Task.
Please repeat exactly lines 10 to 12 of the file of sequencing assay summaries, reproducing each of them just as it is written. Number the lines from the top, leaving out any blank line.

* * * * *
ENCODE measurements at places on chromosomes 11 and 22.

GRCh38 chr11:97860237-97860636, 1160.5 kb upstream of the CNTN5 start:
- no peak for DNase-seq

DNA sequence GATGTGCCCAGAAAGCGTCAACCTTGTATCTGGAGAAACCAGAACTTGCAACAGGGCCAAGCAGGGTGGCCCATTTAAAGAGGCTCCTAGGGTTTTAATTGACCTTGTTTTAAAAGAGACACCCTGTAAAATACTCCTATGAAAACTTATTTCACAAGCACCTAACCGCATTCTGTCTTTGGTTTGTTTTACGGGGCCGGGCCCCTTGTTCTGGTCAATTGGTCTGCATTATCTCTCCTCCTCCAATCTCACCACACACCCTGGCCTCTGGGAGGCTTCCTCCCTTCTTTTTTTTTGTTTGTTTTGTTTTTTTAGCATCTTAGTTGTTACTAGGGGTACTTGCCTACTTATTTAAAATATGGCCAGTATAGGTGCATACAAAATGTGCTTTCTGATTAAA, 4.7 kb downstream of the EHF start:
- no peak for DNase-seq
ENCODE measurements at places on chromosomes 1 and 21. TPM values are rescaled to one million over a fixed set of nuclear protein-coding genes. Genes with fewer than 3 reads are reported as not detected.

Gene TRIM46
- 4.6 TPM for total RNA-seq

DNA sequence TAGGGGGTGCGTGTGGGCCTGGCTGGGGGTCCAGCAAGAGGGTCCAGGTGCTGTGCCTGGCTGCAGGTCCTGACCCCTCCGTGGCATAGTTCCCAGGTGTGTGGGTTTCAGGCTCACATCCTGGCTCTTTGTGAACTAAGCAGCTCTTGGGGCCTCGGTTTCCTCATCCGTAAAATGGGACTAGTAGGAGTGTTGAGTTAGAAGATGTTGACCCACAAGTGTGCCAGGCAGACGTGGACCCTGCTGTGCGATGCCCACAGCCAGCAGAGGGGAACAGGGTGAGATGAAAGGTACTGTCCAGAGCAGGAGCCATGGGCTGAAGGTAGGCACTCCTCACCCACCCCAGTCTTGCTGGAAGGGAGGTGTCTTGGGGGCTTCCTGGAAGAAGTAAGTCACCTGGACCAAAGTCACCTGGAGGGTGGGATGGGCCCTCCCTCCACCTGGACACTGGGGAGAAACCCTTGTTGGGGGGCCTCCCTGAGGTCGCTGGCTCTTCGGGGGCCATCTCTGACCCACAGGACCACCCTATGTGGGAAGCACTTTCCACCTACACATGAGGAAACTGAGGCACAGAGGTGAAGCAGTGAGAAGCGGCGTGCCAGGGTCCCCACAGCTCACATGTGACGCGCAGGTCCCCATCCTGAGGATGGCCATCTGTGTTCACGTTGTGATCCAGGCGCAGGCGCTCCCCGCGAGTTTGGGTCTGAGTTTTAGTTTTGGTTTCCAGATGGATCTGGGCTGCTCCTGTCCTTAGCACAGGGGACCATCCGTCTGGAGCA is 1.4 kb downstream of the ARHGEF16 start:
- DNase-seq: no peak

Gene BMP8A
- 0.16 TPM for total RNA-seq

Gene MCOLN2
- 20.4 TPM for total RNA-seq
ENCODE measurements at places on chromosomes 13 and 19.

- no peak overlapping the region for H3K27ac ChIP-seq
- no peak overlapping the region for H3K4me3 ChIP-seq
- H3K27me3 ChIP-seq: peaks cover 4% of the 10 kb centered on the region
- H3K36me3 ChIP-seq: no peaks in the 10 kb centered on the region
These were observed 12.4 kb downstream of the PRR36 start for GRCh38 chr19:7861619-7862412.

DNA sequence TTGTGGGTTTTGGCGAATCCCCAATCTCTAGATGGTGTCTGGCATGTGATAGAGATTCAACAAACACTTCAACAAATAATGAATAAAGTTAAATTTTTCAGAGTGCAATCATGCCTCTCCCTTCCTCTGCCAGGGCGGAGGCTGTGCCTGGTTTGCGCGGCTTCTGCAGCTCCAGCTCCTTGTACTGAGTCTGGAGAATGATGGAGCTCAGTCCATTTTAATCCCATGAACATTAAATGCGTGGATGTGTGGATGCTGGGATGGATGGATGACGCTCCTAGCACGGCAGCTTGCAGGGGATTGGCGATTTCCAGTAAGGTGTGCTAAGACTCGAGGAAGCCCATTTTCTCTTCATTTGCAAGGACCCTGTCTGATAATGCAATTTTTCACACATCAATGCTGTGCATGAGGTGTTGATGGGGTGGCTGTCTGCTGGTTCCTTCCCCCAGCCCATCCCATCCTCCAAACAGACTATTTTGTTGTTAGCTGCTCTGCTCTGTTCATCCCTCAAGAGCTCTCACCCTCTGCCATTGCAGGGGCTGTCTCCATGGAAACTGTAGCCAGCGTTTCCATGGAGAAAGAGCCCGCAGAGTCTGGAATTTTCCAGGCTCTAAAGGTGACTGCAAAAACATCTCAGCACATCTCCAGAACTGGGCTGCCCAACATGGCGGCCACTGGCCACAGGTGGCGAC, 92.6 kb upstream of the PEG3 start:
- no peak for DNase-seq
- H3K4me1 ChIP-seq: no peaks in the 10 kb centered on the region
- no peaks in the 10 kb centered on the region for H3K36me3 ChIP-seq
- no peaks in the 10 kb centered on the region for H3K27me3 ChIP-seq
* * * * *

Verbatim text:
- DNase-seq: no peak

Gene BMP8A
- 0.16 TPM for total RNA-seq